Environment and Energy

Energy Prices to Remain Low for the Long-Term

Written by Peter Wright

The prices of oil and natural gas drive the consumption of oil country tubular goods (OCTG) and related steel products. The energy markets represent a large portion of the hot rolled coil used to make welded tubular goods, as well as equipment used to drill and pump oil and natural gas.

On June 12, George Friedman and Jacob L. Shapiro of Geopolitical Futures wrote, “There’s no end in sight to slumping oil prices—good news for consumers, but a dire development for major oil producers like Saudi Arabia and Russia. The rise in U.S. production is compounded by rising U.S. oil exports. Since the U.S. lifted a 40-year ban on these exports in 2015, there was a modest increase in exports in 2016, but substantial increases so far in 2017. This is a key reason prices will remain low in the long term. In late 2016, the U.S. Energy Information Administration (EIA) estimated that the United States would produce 8.7 million barrels per day on average in 2017. New estimates suggest it will produce 9.2 million barrels per day in 2017 and up to 10 million barrels per day in 2018.

The U.S. exported 830,000 barrels of crude per day in March, a whopping 64.2 percent increase year over year. In February, it exported 1.1 million barrels per day, a nearly 200 percent increase year over year. According to The Wall Street Journal, the February numbers are closer to the new norm, as it expects the U.S. to export, on average, roughly 1 million barrels per day in 2017. This is a huge challenge for major oil producers, especially Saudi Arabia and Russia.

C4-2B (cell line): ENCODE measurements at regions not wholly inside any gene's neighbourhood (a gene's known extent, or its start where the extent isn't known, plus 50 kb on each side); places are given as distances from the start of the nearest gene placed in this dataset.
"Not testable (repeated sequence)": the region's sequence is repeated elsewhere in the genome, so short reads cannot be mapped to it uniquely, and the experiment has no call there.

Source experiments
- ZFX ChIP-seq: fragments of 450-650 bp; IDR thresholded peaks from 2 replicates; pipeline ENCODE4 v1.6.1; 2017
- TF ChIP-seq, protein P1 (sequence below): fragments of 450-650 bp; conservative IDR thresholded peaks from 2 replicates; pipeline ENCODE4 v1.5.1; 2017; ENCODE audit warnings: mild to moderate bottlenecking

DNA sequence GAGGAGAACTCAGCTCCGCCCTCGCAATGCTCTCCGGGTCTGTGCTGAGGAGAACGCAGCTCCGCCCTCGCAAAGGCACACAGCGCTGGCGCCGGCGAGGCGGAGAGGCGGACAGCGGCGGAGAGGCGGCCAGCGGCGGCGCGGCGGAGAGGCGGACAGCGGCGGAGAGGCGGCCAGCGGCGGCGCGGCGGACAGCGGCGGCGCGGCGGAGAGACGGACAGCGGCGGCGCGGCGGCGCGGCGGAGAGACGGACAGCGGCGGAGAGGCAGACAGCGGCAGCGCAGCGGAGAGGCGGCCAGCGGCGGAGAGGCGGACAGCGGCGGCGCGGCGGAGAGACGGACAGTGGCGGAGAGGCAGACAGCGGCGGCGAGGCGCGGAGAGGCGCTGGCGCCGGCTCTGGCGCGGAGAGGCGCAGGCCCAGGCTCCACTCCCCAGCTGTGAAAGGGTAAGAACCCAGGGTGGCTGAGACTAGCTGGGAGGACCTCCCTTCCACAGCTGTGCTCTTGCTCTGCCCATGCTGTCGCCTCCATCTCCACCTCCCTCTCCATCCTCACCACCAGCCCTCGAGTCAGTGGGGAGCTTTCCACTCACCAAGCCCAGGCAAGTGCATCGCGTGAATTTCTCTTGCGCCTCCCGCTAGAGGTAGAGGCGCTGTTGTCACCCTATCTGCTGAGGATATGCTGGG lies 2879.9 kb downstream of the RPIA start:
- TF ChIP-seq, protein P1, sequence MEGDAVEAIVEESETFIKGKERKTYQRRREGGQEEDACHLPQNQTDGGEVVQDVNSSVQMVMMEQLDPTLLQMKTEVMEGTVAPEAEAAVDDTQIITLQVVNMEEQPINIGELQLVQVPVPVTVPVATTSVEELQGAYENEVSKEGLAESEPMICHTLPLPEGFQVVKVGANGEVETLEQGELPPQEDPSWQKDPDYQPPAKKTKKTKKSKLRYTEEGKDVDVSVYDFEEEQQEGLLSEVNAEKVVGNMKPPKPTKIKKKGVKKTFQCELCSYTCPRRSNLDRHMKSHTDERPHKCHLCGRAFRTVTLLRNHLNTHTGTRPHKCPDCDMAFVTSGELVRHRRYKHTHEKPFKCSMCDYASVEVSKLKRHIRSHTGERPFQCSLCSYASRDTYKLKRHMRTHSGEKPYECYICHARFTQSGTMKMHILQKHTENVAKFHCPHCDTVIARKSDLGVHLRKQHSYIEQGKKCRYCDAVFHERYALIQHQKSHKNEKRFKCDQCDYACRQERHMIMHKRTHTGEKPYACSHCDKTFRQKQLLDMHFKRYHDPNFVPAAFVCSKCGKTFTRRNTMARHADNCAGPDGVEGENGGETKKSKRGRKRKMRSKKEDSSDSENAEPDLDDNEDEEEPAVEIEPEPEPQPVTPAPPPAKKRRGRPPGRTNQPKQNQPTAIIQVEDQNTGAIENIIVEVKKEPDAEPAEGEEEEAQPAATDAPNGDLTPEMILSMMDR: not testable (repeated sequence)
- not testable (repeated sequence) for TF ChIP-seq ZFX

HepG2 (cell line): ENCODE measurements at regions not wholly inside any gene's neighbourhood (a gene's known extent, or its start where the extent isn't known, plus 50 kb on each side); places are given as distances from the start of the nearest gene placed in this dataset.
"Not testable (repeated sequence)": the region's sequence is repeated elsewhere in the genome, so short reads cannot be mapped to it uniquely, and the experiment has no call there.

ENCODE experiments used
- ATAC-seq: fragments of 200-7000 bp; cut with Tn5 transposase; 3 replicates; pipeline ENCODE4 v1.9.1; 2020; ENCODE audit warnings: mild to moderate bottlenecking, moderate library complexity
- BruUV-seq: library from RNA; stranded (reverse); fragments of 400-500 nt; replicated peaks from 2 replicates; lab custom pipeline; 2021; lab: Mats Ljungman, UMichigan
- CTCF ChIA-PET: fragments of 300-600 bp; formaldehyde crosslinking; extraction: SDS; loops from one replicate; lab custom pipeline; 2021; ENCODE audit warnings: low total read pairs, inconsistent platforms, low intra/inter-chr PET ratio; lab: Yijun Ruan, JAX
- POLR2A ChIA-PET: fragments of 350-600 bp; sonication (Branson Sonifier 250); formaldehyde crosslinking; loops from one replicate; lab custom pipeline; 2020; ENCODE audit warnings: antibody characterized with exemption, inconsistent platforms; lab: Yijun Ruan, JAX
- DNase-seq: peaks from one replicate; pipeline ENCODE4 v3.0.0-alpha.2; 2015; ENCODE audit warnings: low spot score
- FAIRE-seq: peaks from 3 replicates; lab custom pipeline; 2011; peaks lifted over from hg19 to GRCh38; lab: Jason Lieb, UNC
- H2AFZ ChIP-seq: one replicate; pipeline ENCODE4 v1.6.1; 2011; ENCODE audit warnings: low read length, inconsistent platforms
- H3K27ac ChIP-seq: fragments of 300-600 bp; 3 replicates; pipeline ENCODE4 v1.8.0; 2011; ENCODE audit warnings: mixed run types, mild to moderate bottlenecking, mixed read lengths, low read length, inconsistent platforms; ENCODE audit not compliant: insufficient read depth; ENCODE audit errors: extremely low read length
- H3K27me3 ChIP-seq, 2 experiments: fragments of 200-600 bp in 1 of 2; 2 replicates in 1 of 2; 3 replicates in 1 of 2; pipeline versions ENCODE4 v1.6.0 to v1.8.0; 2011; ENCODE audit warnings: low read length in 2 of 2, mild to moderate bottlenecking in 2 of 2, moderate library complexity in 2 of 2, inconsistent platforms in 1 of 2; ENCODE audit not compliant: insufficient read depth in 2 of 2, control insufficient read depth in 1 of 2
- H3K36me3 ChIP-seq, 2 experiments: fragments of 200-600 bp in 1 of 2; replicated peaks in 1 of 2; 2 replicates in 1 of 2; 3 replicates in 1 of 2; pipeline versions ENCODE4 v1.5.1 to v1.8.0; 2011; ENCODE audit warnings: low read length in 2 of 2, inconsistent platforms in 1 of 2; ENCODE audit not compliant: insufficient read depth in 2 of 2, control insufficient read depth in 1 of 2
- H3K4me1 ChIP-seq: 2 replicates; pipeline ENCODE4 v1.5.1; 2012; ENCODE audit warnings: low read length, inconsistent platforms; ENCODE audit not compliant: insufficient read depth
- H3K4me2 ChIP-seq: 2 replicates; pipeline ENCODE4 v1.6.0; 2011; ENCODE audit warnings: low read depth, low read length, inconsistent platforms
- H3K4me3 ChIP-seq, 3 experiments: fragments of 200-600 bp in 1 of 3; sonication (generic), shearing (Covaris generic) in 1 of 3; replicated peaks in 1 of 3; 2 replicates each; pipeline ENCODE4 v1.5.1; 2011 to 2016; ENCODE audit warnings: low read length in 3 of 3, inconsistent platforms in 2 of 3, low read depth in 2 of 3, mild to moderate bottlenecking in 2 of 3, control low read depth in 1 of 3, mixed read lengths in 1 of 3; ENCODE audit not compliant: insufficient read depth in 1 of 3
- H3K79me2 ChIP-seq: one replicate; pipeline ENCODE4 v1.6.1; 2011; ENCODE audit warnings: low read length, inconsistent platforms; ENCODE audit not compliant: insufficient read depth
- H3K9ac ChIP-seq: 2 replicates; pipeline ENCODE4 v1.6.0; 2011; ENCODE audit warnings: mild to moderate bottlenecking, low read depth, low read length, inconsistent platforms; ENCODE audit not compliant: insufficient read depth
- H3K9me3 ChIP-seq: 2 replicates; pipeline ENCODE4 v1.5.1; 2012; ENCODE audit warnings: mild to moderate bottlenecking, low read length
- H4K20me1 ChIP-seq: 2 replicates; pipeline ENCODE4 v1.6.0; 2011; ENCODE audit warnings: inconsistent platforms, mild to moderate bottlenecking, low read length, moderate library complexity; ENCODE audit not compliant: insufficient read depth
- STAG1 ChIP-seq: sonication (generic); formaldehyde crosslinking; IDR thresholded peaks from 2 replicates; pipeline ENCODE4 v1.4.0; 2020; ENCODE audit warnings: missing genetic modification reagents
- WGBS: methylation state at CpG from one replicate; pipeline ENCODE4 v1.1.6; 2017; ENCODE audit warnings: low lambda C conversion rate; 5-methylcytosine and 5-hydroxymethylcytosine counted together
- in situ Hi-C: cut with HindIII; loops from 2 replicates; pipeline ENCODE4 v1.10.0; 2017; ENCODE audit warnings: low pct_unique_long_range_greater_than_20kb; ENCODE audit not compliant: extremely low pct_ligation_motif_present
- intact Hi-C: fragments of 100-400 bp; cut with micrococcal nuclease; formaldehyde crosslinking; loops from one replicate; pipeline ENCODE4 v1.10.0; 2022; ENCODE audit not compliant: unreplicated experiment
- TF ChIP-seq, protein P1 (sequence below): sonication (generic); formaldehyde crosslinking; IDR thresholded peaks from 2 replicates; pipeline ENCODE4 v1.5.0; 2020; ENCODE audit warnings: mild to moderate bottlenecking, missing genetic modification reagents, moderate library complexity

In December 2016, OPEC and its oil-producing partners agreed to cut production by about 1.8 million barrels per day, or roughly 1.5 percent of global crude production at the time. OPEC, led by the Saudis, has largely made good on this pledge, reducing production by 1.1 million barrels per day in the first quarter of 2017. The Russians have played with the numbers, cutting production compared with December 2016 levels but not in year-over-year terms. The OPEC deal managed to stabilize oil prices around $50 per barrel, and last month the cuts were extended for another nine months. But in 2017, OPEC will produce only about 40 percent of the global supply, and the U.S. is among the top three producers in the world. This means that even the combined forces of OPEC and non-OPEC producers can’t prop up oil prices unless they are willing to slash production more severely. It also means that there is enough oil on the market, partly from the U.S., to satisfy demand, even when major producers limit their supply.

Maintaining prices at current levels is the best outcome these producers can hope for. But even this comes with the downside of losing market share to competitors, without getting oil prices back to the levels that Russia and Saudi Arabia would need to stabilize their economies.”